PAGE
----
Claiborne’s disclosures have, on occasion, meant that she didn’t serve on a panel, she said. Ultimately, the disclosures are meant to benefit the parties and to give them confidence in the fairness of the outcome.
But what draws parties to arbitration is often the efficiency and confidentiality it provides.
“What the parties want is a fair and effective process,” said Claiborne. “I think confidentiality is a big value to companies in arbitration. They don’t want their competitors to know about the dispute and they want to protect their business and trade secrets.”
Most disputes that end up in international arbitration are commercial conflicts between private parties. They typically cover such matters as joint ventures, distribution agreements and sales contracts, as well as issues specific to deals and projects in industry sectors such as construction, shipping, life sciences, and energy.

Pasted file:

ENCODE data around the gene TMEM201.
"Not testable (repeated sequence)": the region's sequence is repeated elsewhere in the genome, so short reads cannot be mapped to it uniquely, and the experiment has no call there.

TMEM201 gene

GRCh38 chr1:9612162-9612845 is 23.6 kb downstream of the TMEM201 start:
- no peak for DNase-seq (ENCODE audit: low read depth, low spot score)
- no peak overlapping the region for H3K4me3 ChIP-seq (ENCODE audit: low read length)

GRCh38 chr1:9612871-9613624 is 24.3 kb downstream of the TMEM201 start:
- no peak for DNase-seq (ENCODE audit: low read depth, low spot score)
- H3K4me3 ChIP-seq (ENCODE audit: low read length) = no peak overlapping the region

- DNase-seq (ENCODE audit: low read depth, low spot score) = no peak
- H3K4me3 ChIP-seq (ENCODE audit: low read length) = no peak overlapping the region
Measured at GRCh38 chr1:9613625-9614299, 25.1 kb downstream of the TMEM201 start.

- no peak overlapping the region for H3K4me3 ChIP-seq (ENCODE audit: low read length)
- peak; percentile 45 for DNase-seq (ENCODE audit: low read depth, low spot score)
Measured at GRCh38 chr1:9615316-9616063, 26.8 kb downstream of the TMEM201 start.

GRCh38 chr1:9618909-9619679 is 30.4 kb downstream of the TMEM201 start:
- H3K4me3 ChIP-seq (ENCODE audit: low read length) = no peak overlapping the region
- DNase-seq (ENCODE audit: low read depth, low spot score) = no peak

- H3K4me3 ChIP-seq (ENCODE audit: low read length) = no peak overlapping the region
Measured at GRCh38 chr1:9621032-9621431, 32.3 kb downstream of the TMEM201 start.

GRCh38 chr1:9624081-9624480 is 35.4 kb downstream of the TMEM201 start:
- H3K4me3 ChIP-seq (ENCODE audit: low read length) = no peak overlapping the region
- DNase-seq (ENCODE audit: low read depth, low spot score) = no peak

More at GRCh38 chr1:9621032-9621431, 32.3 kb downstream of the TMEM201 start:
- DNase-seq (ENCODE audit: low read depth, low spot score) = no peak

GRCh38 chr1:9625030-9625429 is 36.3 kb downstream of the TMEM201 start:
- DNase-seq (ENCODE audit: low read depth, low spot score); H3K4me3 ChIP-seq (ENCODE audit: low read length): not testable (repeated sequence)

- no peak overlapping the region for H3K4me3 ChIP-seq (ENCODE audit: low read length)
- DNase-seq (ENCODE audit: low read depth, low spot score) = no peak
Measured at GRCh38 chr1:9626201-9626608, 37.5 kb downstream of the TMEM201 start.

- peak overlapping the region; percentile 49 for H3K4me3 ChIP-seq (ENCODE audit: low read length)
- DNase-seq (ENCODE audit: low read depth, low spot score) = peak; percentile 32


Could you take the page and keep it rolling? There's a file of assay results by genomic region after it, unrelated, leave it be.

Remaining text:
It is in such cross-border commercial disputes where arbitration services are most widely utilized, Huebner said. He added that responsiveness to user preferences gives an arbitration institution a competitive advantage.
“The best arbitration institutions are focused on the needs of their clients, the entities and persons who utilize their services,” he said. “Such institutions are continuously looking for ways to offer more flexible and comprehensive services to suit clients’ needs.”
An example of this is the increased use of emergency or expedited arbitration proceedings, similar to the court’s temporary injunction process, Huebner said, noting that his last case was a multi-billion dispute that settled after one party won the emergency proceeding.
Also, arbitrations are increasingly including in their rules provisions for joinder or to consolidate disputes that arise from the same relationship or same circumstances, but not the same contract, Huebner said.